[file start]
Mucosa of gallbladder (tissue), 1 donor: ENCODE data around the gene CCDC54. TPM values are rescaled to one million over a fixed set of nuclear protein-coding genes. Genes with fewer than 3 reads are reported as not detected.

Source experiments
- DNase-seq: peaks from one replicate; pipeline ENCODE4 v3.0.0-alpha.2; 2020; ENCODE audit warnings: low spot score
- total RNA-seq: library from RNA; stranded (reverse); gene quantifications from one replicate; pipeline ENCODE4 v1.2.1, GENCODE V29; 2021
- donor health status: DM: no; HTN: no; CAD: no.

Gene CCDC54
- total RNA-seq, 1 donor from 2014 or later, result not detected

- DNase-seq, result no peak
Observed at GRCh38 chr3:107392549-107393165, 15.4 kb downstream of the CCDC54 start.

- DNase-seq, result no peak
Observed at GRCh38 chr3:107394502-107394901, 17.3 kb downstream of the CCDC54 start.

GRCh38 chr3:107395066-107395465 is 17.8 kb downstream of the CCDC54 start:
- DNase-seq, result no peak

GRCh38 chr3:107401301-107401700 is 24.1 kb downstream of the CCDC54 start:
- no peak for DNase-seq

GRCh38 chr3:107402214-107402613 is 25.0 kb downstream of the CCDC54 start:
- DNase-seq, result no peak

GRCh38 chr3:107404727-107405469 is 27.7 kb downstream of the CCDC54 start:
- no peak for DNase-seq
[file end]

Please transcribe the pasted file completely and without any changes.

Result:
Mucosa of gallbladder (tissue), 1 donor: ENCODE data around the gene CCDC54. TPM values are rescaled to one million over a fixed set of nuclear protein-coding genes. Genes with fewer than 3 reads are reported as not detected.

Source experiments
- DNase-seq: peaks from one replicate; pipeline ENCODE4 v3.0.0-alpha.2; 2020; ENCODE audit warnings: low spot score
- total RNA-seq: library from RNA; stranded (reverse); gene quantifications from one replicate; pipeline ENCODE4 v1.2.1, GENCODE V29; 2021
- donor health status: DM: no; HTN: no; CAD: no.

Gene CCDC54
- total RNA-seq, 1 donor from 2014 or later, result not detected

- DNase-seq, result no peak
Observed at GRCh38 chr3:107392549-107393165, 15.4 kb downstream of the CCDC54 start.

- DNase-seq, result no peak
Observed at GRCh38 chr3:107394502-107394901, 17.3 kb downstream of the CCDC54 start.

GRCh38 chr3:107395066-107395465 is 17.8 kb downstream of the CCDC54 start:
- DNase-seq, result no peak

GRCh38 chr3:107401301-107401700 is 24.1 kb downstream of the CCDC54 start:
- no peak for DNase-seq

GRCh38 chr3:107402214-107402613 is 25.0 kb downstream of the CCDC54 start:
- DNase-seq, result no peak

GRCh38 chr3:107404727-107405469 is 27.7 kb downstream of the CCDC54 start:
- no peak for DNase-seq